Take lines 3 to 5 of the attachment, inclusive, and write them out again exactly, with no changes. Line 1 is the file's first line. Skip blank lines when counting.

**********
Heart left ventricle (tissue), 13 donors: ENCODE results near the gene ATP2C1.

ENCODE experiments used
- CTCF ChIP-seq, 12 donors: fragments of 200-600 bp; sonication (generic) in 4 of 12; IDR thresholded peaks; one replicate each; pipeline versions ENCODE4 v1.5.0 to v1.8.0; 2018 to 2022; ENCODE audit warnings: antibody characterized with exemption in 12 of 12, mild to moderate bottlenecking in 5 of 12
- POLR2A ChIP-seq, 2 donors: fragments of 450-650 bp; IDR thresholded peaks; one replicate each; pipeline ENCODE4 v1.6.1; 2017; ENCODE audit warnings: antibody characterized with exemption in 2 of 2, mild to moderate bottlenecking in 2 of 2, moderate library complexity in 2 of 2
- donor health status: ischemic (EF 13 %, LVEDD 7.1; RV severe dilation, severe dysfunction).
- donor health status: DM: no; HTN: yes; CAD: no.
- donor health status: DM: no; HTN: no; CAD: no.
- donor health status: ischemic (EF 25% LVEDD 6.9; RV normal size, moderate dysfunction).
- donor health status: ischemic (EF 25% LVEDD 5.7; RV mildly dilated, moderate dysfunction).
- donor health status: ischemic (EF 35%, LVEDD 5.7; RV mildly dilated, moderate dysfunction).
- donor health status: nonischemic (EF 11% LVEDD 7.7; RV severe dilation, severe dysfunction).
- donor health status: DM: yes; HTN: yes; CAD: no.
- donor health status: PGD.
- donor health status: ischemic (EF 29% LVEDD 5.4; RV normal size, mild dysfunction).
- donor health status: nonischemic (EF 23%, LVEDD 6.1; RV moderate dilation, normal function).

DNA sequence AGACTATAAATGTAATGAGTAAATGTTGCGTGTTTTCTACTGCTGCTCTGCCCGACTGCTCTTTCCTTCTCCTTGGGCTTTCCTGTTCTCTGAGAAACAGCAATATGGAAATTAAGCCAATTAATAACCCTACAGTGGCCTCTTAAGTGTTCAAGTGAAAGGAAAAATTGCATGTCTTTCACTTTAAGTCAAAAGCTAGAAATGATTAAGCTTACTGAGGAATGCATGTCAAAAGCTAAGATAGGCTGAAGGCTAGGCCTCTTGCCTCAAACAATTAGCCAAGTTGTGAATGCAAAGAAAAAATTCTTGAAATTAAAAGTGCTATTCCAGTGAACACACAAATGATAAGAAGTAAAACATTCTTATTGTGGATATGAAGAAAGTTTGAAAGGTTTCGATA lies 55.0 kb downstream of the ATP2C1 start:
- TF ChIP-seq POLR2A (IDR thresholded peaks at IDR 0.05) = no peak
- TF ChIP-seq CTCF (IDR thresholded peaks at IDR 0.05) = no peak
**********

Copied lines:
- CTCF ChIP-seq, 12 donors: fragments of 200-600 bp; sonication (generic) in 4 of 12; IDR thresholded peaks; one replicate each; pipeline versions ENCODE4 v1.5.0 to v1.8.0; 2018 to 2022; ENCODE audit warnings: antibody characterized with exemption in 12 of 12, mild to moderate bottlenecking in 5 of 12
- POLR2A ChIP-seq, 2 donors: fragments of 450-650 bp; IDR thresholded peaks; one replicate each; pipeline ENCODE4 v1.6.1; 2017; ENCODE audit warnings: antibody characterized with exemption in 2 of 2, mild to moderate bottlenecking in 2 of 2, moderate library complexity in 2 of 2
- donor health status: ischemic (EF 13 %, LVEDD 7.1; RV severe dilation, severe dysfunction).